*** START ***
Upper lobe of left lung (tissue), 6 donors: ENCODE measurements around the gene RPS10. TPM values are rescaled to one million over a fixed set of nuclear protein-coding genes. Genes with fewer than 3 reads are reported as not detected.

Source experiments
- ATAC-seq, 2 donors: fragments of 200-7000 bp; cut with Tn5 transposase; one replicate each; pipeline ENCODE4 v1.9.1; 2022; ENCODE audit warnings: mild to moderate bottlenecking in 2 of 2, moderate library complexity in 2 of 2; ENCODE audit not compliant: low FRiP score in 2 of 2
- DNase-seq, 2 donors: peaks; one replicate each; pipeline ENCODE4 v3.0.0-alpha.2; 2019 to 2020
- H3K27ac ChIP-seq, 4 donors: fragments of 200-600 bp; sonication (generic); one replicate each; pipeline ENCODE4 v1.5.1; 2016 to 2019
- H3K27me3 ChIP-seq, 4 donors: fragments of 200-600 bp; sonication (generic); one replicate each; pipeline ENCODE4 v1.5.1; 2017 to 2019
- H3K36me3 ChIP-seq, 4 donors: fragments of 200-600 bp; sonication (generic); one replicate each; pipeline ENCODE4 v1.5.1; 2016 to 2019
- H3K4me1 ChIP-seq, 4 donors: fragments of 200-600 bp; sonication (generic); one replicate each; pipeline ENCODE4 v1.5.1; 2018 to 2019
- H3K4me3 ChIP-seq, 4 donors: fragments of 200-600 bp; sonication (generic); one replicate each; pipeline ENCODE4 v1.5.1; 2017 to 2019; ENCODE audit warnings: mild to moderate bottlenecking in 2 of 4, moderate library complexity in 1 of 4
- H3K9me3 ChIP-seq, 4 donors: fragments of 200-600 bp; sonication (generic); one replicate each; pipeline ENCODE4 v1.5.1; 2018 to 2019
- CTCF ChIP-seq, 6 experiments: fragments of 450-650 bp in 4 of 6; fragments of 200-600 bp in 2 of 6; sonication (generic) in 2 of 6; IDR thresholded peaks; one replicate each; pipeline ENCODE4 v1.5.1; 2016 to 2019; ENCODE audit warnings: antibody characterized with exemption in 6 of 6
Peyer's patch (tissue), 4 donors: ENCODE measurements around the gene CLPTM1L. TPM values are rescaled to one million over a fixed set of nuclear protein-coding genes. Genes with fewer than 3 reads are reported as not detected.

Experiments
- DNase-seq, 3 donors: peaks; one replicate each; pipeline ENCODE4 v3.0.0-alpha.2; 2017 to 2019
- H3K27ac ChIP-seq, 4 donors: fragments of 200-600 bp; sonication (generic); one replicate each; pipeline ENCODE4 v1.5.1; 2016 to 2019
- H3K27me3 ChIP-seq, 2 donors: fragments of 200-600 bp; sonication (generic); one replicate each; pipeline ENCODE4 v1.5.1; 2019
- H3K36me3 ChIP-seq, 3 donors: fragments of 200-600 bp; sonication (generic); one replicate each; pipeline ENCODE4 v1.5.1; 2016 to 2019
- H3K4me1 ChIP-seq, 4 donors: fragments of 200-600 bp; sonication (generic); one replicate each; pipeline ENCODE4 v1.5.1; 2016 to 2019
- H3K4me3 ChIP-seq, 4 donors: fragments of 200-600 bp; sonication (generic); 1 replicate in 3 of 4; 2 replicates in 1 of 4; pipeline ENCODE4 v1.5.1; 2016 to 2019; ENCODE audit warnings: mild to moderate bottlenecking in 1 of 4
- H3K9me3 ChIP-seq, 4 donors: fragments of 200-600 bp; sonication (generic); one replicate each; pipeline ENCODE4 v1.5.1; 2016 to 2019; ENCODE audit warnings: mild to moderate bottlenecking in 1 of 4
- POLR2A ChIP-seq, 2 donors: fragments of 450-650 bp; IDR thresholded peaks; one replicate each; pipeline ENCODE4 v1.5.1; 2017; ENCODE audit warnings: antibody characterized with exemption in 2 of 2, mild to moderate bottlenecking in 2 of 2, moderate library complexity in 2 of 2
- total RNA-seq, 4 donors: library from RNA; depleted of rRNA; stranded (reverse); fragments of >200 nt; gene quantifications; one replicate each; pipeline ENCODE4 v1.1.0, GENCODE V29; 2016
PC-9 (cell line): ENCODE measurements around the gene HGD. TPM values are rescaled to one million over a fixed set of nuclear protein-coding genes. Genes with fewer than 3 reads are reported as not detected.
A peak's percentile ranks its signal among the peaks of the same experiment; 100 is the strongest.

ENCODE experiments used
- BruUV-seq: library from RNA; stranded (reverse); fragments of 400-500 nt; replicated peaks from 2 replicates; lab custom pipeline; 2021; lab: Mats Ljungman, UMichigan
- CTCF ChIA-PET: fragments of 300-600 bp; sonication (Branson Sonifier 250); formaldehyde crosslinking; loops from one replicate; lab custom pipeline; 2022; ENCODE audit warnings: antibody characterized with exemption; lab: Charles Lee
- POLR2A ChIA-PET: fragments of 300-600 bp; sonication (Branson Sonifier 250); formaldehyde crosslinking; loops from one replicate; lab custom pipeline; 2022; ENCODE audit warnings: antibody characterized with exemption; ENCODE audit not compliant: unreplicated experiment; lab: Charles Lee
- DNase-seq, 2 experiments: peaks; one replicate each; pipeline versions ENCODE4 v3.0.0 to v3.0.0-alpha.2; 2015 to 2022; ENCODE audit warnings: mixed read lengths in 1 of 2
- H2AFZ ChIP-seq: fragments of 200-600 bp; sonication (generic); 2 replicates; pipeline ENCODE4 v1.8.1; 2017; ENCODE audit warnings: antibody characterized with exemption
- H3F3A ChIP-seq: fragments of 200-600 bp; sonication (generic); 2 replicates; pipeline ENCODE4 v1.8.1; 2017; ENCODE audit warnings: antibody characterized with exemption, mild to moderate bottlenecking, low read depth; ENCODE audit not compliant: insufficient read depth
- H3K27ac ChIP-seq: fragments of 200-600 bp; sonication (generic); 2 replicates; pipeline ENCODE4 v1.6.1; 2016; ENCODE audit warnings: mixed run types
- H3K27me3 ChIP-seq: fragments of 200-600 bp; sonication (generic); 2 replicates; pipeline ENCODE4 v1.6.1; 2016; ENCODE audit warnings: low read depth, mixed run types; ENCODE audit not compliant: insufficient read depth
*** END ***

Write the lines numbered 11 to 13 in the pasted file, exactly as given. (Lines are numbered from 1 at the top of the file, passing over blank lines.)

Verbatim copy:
- CTCF ChIP-seq, 6 experiments: fragments of 450-650 bp in 4 of 6; fragments of 200-600 bp in 2 of 6; sonication (generic) in 2 of 6; IDR thresholded peaks; one replicate each; pipeline ENCODE4 v1.5.1; 2016 to 2019; ENCODE audit warnings: antibody characterized with exemption in 6 of 6
Peyer's patch (tissue), 4 donors: ENCODE measurements around the gene CLPTM1L. TPM values are rescaled to one million over a fixed set of nuclear protein-coding genes. Genes with fewer than 3 reads are reported as not detected.

Experiments